Pope Francis is warning people against the dangers of "subtle sin" and even said that not all churchgoers are good people.
In a homily delievered at the chapel of Saint Martha residence in the Vatican, Pope Francis shared the parable of the rich man and Lazarus, which is found in the Gospel of Luke.
The rich man boasted of fine clothing and ate lavish meals, while Lazarus was a beggar who lived near his house, struggling with hunger and diseases. Pope Francis explained that the rich man was not really evil, but "the eyes of his soul were certainly tinted so as not to see."
"Maybe he was a religious man, in his own way," the Pope said. "Maybe he prayed and a couple times a year he surely went up to the temple to offer sacrifices and he gave big donations to the priests, who in their clerical cowardice would thank him and give him a seat of honour."
But it did not matter what "good deeds" he made in honour of the church. The rich man still failed to recognise the plight of the poor man who was living so close to his home.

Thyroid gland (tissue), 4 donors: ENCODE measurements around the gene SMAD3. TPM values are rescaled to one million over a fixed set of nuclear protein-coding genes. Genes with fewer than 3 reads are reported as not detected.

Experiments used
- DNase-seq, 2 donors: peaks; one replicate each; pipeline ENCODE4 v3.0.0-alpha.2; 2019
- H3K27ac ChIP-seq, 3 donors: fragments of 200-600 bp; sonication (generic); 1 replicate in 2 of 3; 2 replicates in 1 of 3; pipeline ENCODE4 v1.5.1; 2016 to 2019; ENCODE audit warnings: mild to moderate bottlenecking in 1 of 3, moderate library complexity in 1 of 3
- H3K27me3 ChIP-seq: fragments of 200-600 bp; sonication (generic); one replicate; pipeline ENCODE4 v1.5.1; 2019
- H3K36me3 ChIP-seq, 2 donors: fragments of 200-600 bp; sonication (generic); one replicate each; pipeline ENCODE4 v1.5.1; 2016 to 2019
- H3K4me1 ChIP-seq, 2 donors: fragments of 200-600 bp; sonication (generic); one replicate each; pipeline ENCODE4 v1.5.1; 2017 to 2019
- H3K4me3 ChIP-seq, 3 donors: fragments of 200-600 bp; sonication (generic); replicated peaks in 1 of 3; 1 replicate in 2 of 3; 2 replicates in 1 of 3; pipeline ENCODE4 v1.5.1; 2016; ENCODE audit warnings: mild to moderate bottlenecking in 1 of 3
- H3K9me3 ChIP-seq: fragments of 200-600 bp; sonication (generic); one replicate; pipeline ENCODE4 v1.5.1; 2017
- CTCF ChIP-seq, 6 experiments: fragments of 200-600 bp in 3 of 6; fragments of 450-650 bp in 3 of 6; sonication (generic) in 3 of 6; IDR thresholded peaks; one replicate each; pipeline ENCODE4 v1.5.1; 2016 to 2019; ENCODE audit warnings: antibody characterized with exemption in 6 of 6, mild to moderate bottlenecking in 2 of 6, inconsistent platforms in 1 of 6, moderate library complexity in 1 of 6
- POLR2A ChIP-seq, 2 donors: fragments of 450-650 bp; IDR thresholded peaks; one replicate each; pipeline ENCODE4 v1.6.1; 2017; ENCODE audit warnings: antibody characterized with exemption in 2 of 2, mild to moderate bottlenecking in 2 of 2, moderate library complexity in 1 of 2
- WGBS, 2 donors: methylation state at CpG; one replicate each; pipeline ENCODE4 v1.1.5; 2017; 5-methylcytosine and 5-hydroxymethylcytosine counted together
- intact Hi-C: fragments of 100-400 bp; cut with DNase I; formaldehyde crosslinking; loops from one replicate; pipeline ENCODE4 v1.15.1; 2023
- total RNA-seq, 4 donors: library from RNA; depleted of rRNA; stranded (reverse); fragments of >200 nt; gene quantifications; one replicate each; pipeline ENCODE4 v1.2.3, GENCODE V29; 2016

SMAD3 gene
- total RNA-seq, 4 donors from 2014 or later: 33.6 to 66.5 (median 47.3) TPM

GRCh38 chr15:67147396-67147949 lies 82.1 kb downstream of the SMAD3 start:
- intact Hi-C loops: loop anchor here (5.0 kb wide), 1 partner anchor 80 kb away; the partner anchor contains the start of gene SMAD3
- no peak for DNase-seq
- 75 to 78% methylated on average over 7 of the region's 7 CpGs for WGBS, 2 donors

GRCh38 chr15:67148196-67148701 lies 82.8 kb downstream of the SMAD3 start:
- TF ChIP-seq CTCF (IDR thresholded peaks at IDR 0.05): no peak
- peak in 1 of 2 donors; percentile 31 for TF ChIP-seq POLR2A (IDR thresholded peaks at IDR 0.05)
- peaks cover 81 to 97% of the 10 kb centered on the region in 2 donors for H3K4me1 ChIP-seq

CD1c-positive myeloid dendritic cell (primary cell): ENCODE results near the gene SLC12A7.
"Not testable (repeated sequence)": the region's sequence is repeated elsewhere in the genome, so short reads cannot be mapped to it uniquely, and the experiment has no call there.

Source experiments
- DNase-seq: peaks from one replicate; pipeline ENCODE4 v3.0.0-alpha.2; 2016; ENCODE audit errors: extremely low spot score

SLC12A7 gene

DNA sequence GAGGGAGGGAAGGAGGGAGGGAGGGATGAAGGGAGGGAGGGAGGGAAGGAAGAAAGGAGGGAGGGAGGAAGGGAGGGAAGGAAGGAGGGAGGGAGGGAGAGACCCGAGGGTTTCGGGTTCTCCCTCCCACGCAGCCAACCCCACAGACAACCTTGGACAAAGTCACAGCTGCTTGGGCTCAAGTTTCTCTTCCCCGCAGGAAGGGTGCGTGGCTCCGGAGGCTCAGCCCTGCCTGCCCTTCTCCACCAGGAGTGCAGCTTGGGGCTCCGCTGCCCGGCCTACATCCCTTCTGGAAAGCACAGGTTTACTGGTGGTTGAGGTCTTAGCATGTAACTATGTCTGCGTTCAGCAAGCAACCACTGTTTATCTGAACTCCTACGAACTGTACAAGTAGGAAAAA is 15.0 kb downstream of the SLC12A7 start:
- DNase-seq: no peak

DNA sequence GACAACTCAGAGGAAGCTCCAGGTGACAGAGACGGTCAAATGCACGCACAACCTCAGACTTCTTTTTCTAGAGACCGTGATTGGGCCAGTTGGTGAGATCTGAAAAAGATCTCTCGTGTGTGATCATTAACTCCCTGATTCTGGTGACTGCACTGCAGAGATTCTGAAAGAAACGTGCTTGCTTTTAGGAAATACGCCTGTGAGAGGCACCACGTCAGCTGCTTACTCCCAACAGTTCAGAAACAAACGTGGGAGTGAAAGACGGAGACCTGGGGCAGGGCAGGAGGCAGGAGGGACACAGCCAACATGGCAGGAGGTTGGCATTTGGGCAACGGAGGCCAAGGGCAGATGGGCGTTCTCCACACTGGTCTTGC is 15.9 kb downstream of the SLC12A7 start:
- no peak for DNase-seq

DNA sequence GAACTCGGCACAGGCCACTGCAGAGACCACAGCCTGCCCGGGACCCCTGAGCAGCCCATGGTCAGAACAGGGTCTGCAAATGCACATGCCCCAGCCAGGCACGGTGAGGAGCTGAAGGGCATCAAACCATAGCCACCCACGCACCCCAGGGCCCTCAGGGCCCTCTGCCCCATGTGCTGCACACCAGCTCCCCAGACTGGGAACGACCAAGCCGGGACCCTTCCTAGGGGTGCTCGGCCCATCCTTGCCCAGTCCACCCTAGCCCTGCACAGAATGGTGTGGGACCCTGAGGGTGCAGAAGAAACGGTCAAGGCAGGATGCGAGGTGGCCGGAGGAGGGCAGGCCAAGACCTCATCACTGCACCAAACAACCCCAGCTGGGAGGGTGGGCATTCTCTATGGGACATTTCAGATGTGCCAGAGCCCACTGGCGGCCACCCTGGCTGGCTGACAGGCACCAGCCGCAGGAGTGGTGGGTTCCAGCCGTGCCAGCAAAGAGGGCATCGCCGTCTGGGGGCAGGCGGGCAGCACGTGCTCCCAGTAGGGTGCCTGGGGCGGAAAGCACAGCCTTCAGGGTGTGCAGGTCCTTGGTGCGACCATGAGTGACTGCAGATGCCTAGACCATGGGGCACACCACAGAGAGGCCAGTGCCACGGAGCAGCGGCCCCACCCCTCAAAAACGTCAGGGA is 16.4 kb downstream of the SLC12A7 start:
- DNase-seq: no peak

Pope Francis then applied the parable to modern times, warning that a lot of people are religious but their hearts are overshadowed by worldliness, and so they fail to witness the suffering of the people around them.
"With a worldly heart you can go to church, you can pray, you can do many things," Pope Francis said. "But if your heart is worldly you cannot understand the needs and hardships of others."
He called this blindness not only a "subtle sin," but "a sinful state of the soul."
"There is a curse on the person who trusts in the world and a blessing on the one who trusts in the Lord. The rich man's soul is a desert and an inhabitable wasteland," he said, adding that worldly people "are alone with their selfishness."
But the Pope said that there is still hope. "We have a father who waits for us. In the midst of our worldliness, He calls us his children. We are not orphans," he said.